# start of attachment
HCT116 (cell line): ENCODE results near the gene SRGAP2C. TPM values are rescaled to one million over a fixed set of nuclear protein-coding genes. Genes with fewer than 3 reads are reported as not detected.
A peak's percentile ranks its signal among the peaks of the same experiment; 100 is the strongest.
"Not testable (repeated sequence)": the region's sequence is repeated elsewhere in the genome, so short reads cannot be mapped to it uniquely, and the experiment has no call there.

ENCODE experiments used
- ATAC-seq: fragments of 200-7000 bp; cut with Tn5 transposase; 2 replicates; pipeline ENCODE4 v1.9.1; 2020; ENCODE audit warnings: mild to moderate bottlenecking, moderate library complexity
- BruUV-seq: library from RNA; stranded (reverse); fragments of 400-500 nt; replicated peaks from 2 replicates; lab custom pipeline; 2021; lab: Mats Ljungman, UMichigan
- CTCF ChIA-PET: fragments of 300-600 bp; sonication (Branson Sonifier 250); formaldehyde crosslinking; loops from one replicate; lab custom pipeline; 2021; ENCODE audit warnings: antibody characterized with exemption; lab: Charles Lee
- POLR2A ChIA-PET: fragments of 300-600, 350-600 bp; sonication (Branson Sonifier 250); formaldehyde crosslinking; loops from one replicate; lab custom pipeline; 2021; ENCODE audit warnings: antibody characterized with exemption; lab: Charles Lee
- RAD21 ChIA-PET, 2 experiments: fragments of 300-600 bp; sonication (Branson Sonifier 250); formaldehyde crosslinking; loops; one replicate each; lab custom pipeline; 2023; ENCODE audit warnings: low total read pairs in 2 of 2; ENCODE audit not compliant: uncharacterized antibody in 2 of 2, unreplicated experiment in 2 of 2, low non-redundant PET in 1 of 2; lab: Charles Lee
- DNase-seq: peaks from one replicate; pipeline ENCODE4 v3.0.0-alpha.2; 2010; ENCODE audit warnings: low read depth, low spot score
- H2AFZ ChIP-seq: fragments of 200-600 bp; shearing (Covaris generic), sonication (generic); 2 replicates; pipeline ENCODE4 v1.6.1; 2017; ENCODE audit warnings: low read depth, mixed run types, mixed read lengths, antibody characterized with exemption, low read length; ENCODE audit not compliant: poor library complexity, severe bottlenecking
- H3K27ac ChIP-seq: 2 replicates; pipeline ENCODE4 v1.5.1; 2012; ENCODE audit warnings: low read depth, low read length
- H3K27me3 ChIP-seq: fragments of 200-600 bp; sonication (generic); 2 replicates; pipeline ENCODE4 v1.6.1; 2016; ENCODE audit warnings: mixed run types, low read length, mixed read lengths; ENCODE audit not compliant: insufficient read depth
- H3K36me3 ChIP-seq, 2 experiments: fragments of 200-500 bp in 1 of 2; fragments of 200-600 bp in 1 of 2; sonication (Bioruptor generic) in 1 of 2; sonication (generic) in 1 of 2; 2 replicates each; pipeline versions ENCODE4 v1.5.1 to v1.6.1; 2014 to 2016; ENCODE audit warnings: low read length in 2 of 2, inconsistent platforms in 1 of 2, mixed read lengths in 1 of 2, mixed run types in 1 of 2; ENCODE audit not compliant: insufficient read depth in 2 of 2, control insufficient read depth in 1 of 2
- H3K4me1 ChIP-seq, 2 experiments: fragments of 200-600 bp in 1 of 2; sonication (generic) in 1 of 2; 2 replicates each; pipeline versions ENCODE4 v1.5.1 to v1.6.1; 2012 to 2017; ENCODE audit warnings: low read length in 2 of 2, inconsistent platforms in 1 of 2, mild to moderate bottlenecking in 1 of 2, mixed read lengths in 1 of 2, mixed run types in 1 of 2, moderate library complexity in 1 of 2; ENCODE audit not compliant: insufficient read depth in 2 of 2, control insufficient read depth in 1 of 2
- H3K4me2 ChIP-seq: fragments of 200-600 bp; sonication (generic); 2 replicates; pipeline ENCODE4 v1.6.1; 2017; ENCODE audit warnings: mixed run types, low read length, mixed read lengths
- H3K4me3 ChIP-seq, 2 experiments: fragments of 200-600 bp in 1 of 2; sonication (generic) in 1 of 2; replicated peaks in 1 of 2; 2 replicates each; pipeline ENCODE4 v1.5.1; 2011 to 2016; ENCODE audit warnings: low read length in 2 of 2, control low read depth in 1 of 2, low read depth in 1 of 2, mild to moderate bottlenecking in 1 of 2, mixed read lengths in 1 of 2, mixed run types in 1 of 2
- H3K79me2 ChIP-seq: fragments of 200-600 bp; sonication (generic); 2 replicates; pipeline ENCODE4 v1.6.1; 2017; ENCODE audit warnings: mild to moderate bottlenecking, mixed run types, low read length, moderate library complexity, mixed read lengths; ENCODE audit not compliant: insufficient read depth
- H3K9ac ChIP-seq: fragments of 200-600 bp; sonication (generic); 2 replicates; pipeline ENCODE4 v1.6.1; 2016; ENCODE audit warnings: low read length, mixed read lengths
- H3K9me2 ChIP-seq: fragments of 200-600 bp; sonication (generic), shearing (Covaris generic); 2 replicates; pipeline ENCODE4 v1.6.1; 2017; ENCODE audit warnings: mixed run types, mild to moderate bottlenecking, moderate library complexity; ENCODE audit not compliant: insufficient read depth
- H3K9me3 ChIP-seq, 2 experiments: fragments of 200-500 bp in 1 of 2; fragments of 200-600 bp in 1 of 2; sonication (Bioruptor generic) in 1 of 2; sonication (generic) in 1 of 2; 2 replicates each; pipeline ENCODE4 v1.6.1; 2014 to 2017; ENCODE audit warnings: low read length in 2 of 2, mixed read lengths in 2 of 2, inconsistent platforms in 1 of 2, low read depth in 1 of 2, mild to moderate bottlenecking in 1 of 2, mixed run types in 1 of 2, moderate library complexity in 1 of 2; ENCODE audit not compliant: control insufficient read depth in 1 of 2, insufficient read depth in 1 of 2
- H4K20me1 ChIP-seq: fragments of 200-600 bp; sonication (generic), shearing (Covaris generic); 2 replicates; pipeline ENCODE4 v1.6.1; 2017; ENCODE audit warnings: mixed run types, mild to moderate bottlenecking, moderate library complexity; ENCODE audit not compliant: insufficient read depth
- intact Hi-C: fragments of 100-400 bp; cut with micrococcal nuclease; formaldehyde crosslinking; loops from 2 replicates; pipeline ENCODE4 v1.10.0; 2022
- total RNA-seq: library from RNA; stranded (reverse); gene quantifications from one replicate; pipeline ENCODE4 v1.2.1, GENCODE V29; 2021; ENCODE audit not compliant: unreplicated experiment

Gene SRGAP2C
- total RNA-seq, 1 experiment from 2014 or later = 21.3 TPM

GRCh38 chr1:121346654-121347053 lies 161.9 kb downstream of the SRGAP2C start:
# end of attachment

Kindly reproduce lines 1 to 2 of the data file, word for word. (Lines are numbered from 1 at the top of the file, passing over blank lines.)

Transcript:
HCT116 (cell line): ENCODE results near the gene SRGAP2C. TPM values are rescaled to one million over a fixed set of nuclear protein-coding genes. Genes with fewer than 3 reads are reported as not detected.
A peak's percentile ranks its signal among the peaks of the same experiment; 100 is the strongest.